We all know that strange animals camouflage themselves for all kinds of reasons, from the need to sneak up on prey to the advantages of being stealthier predators, but this is the first known case of an exotic plant that ‘pretends‘ to be ill as an evolutionary advantage in order to avoid being eaten.
Found in the rain forests of Ecuador these sick-looking plants appear to have already been attacked. As a rule of (green) thumb, plants that compromise their ability to transform sunlight into energy via photosynthesis die out. However, in this case the survivors seem to be those that sacrifice light-harvesting capacity for a clever camouflaged appearance.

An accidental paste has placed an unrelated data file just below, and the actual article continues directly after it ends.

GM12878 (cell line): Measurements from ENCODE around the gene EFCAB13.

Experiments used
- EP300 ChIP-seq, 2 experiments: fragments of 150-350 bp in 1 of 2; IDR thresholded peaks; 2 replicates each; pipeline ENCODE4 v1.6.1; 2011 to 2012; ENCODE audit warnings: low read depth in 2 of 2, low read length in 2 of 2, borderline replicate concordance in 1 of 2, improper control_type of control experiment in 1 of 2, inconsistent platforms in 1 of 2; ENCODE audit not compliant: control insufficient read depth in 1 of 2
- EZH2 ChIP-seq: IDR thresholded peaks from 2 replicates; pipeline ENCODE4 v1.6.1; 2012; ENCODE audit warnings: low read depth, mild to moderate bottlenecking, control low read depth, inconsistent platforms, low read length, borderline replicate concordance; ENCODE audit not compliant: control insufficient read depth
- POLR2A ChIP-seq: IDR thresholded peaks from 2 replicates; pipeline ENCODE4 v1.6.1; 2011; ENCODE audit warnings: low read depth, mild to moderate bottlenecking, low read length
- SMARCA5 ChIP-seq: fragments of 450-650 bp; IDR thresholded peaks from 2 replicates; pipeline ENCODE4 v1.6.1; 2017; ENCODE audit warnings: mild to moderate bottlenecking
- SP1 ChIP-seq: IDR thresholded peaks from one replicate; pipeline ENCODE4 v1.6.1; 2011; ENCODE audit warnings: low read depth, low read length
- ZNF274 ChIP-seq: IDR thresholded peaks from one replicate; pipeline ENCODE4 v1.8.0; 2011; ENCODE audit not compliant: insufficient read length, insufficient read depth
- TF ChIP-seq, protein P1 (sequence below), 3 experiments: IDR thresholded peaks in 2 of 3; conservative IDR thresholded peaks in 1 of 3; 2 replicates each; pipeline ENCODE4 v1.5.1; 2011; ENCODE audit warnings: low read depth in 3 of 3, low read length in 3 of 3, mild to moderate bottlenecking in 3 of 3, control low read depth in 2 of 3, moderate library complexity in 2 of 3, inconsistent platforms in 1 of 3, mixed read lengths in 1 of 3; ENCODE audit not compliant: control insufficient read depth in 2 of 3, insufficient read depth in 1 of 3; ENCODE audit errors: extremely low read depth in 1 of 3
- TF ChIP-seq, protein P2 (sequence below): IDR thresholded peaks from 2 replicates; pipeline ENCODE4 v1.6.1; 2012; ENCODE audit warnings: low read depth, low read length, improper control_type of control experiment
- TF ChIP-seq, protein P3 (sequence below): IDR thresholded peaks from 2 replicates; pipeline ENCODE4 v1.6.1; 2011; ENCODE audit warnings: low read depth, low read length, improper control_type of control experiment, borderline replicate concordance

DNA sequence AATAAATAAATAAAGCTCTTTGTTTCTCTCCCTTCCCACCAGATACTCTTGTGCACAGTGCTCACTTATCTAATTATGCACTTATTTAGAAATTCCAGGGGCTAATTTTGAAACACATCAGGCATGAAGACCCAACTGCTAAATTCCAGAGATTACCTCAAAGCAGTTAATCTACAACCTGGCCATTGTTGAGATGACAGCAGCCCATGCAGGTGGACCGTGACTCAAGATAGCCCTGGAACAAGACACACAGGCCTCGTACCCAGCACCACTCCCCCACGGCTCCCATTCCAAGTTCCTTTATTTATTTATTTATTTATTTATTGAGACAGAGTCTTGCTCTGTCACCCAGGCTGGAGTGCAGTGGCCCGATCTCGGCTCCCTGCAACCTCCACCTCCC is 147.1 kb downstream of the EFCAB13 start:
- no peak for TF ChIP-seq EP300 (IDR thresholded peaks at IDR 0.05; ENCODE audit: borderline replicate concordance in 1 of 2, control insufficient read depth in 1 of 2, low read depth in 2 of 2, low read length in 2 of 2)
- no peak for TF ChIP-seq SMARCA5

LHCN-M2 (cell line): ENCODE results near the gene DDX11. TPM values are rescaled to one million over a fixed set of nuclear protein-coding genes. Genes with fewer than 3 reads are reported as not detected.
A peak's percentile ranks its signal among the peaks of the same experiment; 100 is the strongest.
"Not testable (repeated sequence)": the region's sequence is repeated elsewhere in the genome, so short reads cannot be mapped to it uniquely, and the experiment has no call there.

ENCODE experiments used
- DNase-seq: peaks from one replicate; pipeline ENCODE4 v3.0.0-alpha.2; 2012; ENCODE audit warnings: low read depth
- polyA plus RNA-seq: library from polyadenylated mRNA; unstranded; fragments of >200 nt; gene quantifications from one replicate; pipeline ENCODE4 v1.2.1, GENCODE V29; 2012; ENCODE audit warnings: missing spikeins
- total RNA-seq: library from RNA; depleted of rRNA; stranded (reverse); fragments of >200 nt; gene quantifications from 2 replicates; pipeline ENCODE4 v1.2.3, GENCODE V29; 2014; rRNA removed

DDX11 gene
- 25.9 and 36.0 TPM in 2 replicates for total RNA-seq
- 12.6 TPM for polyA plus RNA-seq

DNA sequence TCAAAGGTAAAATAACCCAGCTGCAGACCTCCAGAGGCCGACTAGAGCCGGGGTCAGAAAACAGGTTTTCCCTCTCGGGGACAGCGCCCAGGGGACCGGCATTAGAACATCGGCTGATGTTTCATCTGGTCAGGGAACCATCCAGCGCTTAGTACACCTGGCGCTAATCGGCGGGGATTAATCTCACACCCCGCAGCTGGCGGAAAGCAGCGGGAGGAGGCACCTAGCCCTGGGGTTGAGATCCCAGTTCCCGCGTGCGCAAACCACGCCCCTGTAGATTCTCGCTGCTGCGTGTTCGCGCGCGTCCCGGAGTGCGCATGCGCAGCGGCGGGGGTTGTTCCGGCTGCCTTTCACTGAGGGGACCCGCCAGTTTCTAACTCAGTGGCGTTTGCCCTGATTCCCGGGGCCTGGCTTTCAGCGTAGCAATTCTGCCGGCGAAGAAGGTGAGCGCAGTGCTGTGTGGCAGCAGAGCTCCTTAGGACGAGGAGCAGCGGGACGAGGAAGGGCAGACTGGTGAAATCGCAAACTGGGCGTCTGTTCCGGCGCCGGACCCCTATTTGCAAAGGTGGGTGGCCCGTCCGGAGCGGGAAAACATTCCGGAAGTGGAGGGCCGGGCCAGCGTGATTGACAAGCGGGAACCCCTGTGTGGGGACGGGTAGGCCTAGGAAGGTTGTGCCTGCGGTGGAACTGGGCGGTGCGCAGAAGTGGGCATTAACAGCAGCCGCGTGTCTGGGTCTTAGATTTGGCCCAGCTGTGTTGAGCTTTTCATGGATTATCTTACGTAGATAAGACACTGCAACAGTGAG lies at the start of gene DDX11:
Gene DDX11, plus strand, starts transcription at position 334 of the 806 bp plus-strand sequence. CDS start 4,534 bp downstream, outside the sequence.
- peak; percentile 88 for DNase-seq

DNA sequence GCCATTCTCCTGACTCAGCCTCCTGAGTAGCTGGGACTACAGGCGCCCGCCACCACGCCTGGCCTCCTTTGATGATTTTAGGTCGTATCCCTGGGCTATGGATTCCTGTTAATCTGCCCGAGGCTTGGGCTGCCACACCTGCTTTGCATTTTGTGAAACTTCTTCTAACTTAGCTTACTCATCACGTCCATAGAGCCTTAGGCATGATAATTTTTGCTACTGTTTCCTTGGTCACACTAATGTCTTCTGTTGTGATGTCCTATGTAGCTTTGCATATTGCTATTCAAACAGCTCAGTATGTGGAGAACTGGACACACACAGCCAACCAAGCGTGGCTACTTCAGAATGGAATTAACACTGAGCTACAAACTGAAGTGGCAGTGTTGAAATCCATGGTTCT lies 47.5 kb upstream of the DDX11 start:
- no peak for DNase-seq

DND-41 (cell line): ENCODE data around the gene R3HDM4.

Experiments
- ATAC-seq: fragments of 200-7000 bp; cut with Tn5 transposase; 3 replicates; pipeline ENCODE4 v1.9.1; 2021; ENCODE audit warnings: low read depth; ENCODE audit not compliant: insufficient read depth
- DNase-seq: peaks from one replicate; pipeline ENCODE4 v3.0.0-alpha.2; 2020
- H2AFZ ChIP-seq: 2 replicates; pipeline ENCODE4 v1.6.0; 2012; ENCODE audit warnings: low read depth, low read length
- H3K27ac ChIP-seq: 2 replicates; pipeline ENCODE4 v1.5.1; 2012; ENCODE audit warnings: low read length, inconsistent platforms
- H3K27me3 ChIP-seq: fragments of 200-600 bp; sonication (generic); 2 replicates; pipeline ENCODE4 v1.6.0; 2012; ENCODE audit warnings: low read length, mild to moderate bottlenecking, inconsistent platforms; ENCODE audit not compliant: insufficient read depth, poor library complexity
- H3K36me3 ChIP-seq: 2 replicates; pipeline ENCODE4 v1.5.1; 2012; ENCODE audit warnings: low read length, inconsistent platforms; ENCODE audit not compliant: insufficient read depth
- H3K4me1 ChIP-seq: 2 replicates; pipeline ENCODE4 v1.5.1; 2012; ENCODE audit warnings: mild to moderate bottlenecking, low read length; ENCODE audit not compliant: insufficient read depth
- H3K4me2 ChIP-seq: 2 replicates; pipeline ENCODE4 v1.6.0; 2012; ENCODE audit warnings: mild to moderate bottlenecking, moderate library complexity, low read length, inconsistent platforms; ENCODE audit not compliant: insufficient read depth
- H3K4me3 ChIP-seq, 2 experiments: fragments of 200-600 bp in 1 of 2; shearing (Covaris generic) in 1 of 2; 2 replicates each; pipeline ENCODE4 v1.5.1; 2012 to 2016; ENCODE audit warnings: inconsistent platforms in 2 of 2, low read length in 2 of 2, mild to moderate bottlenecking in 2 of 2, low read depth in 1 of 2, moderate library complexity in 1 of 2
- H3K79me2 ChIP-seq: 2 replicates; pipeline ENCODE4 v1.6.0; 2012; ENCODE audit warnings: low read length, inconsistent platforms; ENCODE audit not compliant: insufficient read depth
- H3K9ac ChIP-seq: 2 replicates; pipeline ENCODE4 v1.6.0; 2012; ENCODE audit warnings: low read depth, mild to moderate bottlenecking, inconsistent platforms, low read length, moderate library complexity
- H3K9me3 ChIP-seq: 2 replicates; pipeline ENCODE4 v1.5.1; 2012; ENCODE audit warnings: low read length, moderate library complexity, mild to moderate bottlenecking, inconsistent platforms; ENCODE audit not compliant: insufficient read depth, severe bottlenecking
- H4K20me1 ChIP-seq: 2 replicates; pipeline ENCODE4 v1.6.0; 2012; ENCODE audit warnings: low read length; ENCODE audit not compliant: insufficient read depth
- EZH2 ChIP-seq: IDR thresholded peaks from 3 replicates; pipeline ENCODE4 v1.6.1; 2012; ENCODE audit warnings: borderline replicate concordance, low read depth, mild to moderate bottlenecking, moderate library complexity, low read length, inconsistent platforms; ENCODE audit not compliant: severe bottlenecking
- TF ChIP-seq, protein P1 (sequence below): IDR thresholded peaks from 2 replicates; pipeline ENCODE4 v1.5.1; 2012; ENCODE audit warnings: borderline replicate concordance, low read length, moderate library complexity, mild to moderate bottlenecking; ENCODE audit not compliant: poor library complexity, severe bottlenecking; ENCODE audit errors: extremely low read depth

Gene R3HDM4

Typically, the top predator of this particular plant lays its eggs on the leaves , which in turn hatch into larvae that leave a trail of white behind as they feast on the leaves. By displaying a white pattern from the outset, however, these plants look already-inhabited and thus further egg-laying moths are deterred from laying their own offspring.